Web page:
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Unread September 27th, 2010, 08:39 AM
William Reid William Reid is offline
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Join Date: Jul 2004
Location: Texas
Posts: 105
Default Re: Language Fluency

Three things come to mind. First, people who teach languages for business and professional use have a competence level system (which I do not know) that is fairly specific. You might be able to find a lot about it on the Web. So far as I know, there's no "rule" that says one must apply it to one's work.

Second, most counseling, mental health evaluations, etc., are so heavily dependent on idiom, nuance, cultural nuances, etc., that working in a language other than one in which one is very familiar with both the words and the person's background seems quite dicey at times. I encounter this in the opposite way: teaching and working with trainees and practitioners from other countries/cultures. Virtually all of them are extremely bright and well-educated (they have to be in order to get into the US and a US-approved training program after completing medical school in a different country/culture), but inaddition to the "science" of medicine and psychiatry, we must expect them to be able to understand the psychosocial aspects of even the most biologically-based care. Some of my trainees have done extremely well for themselves and their patients; others have not.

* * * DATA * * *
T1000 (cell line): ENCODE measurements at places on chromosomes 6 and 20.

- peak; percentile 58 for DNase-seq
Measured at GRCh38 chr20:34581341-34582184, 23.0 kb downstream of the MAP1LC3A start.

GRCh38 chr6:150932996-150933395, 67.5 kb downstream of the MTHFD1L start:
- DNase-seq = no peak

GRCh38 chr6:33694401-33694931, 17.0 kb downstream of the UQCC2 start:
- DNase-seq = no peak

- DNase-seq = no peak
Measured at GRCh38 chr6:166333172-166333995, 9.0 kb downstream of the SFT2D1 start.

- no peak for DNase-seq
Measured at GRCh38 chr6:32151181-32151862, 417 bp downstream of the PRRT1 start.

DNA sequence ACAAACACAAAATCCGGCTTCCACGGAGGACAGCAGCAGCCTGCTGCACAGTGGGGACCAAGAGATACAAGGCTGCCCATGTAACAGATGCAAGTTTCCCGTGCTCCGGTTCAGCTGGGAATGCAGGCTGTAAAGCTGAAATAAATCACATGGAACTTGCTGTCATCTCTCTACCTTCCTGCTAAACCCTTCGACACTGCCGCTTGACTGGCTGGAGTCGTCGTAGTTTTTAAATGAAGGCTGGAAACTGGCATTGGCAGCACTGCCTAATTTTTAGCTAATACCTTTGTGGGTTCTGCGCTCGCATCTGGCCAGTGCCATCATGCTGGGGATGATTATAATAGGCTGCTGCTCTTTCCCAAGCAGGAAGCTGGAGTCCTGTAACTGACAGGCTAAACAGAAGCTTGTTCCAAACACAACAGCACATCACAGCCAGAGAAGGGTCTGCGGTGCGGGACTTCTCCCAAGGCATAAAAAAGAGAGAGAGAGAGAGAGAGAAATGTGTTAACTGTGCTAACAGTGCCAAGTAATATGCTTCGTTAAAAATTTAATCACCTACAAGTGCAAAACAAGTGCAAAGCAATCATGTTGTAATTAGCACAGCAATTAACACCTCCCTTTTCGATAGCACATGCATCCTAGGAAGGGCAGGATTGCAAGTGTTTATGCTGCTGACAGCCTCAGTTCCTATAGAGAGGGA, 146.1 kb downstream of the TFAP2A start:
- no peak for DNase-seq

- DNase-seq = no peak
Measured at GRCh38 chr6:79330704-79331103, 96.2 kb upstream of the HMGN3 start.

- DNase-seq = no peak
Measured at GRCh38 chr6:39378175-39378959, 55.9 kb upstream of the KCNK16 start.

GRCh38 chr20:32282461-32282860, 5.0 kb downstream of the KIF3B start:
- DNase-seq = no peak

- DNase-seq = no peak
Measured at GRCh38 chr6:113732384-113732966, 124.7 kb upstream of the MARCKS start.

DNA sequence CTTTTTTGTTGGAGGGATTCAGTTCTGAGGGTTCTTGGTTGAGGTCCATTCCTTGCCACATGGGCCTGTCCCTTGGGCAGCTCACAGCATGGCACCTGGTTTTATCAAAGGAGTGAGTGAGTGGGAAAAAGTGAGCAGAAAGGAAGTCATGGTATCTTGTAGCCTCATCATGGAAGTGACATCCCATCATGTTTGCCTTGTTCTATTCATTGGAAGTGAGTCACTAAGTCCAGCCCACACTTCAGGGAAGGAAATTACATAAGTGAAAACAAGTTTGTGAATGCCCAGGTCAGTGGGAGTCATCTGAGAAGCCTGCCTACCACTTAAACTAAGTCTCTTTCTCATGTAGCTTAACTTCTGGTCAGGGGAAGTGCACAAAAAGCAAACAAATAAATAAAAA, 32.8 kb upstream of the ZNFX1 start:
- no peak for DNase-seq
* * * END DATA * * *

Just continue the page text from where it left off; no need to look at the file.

Third, about translators: There are LOTS of problems with using translators in detailed evaluations and treatment. It's too big a topic to get into here, and I'm not all that experienced with it, but suffice to say that simply knowing the language well is not sufficient for choosing a translator in clinical work. In emergencies, one has to use whatever is at hand, of course, but there are many unfortunate stories about situations using relatives, telephone translation services, even a custodian from another country.
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